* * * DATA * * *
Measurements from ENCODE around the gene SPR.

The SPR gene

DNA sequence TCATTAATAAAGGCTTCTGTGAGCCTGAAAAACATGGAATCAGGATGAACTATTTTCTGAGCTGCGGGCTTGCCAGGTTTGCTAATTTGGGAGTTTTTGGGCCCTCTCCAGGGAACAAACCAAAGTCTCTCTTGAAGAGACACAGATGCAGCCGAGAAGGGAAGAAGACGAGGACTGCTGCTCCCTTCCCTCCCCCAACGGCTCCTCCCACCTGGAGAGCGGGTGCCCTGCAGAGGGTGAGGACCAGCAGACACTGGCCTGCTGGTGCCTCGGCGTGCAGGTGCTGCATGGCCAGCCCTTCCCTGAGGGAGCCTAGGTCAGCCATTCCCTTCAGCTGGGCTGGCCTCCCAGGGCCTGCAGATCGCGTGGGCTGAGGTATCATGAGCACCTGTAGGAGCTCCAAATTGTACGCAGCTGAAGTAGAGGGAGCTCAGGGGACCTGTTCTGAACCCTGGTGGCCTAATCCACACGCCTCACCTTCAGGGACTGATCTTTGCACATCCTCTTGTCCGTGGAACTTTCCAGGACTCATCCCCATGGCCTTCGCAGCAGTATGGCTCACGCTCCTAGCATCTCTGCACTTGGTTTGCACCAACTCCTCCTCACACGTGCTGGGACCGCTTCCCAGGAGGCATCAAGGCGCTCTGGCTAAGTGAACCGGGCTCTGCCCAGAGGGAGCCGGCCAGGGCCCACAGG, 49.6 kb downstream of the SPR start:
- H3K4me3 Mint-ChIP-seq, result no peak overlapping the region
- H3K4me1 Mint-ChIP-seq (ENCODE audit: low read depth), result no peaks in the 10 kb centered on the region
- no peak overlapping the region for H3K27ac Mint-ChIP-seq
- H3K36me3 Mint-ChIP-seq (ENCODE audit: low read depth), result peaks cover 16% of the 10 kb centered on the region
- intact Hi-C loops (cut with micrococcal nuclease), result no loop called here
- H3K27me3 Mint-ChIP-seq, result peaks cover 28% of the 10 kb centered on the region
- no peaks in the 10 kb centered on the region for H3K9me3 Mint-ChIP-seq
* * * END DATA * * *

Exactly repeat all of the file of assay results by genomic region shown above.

Measurements from ENCODE around the gene SPR.

The SPR gene

DNA sequence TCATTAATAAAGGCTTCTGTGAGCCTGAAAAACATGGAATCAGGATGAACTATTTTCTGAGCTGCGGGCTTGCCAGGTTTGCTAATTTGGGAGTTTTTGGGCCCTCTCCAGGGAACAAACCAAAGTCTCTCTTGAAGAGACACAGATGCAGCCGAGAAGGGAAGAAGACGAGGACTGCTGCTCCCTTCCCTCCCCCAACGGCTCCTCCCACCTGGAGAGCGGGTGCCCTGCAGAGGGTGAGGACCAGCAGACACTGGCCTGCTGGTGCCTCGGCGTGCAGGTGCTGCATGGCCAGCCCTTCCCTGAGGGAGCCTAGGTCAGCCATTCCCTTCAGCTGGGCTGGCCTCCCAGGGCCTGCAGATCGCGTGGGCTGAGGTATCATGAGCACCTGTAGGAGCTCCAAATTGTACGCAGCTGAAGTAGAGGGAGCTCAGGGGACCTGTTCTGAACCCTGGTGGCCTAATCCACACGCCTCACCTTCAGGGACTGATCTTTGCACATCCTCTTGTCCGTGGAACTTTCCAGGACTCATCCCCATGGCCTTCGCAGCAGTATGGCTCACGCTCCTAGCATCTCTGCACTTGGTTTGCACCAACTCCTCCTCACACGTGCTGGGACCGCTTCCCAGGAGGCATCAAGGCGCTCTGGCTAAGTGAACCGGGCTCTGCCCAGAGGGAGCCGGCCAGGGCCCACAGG, 49.6 kb downstream of the SPR start:
- H3K4me3 Mint-ChIP-seq, result no peak overlapping the region
- H3K4me1 Mint-ChIP-seq (ENCODE audit: low read depth), result no peaks in the 10 kb centered on the region
- no peak overlapping the region for H3K27ac Mint-ChIP-seq
- H3K36me3 Mint-ChIP-seq (ENCODE audit: low read depth), result peaks cover 16% of the 10 kb centered on the region
- intact Hi-C loops (cut with micrococcal nuclease), result no loop called here
- H3K27me3 Mint-ChIP-seq, result peaks cover 28% of the 10 kb centered on the region
- no peaks in the 10 kb centered on the region for H3K9me3 Mint-ChIP-seq